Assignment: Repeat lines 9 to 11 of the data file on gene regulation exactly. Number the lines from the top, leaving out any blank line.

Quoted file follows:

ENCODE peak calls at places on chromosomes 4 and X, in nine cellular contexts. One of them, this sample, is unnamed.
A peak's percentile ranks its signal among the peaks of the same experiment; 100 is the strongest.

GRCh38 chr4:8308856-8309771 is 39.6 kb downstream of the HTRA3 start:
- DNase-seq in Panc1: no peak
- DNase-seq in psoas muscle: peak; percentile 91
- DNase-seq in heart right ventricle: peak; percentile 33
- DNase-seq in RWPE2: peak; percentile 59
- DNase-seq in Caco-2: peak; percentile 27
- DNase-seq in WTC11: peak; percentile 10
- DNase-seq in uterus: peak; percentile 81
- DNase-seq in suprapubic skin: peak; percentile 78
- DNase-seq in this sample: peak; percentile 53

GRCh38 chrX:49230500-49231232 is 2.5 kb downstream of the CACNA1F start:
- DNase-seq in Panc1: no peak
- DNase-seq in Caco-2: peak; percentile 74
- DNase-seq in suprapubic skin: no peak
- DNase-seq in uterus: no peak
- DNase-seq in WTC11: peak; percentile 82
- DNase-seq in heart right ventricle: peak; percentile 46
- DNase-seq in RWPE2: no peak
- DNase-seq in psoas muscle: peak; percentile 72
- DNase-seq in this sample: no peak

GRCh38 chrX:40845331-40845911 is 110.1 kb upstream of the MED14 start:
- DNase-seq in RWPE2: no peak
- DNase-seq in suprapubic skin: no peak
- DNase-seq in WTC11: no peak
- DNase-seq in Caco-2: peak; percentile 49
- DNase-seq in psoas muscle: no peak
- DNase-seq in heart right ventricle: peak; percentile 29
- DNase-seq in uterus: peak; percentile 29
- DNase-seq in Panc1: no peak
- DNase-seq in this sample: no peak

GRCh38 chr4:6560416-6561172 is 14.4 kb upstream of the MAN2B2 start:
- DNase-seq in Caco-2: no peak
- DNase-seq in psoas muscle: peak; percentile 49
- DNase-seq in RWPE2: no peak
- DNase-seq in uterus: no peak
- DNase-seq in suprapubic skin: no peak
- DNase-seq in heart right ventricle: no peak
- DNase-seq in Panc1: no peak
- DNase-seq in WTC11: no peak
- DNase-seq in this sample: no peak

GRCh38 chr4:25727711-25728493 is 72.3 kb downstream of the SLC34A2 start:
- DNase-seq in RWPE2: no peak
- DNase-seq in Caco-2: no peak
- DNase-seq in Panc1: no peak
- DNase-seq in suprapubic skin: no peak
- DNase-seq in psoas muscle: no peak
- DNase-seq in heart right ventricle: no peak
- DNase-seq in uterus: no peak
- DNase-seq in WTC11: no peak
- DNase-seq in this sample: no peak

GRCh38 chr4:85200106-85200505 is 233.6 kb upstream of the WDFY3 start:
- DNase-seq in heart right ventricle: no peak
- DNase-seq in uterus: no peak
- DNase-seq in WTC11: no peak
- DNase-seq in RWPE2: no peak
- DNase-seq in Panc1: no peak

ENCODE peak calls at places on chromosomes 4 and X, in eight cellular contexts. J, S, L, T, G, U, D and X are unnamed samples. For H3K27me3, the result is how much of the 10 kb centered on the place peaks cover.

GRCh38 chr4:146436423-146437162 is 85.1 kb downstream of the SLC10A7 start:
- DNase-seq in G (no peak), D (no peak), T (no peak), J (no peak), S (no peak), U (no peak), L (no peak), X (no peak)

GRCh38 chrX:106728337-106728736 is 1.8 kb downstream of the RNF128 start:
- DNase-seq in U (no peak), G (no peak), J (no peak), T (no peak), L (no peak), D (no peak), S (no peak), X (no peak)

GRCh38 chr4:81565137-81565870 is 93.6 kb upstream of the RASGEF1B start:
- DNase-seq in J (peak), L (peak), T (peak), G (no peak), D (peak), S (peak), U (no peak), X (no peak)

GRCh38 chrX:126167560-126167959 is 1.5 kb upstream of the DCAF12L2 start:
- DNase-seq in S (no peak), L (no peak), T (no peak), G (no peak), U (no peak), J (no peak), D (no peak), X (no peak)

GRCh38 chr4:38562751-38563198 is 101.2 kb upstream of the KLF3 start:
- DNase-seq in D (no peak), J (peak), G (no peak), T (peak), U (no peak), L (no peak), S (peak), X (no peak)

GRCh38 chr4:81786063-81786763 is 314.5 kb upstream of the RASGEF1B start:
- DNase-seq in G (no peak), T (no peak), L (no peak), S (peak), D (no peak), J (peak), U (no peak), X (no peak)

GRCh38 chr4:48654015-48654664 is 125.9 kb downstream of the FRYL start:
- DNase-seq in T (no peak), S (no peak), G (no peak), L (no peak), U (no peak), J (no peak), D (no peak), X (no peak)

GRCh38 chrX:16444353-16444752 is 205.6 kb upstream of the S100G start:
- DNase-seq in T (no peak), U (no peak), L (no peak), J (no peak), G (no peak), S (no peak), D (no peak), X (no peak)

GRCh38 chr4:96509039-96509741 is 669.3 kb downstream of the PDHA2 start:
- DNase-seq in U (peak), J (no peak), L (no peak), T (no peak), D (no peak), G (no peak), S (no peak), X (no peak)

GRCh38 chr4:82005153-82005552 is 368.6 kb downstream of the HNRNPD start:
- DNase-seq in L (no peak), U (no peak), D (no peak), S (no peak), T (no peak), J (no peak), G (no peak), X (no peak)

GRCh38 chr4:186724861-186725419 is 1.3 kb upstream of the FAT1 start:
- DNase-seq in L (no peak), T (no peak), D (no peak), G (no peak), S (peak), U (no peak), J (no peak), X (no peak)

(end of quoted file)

- DNase-seq in WTC11: peak; percentile 10
- DNase-seq in uterus: peak; percentile 81
- DNase-seq in suprapubic skin: peak; percentile 78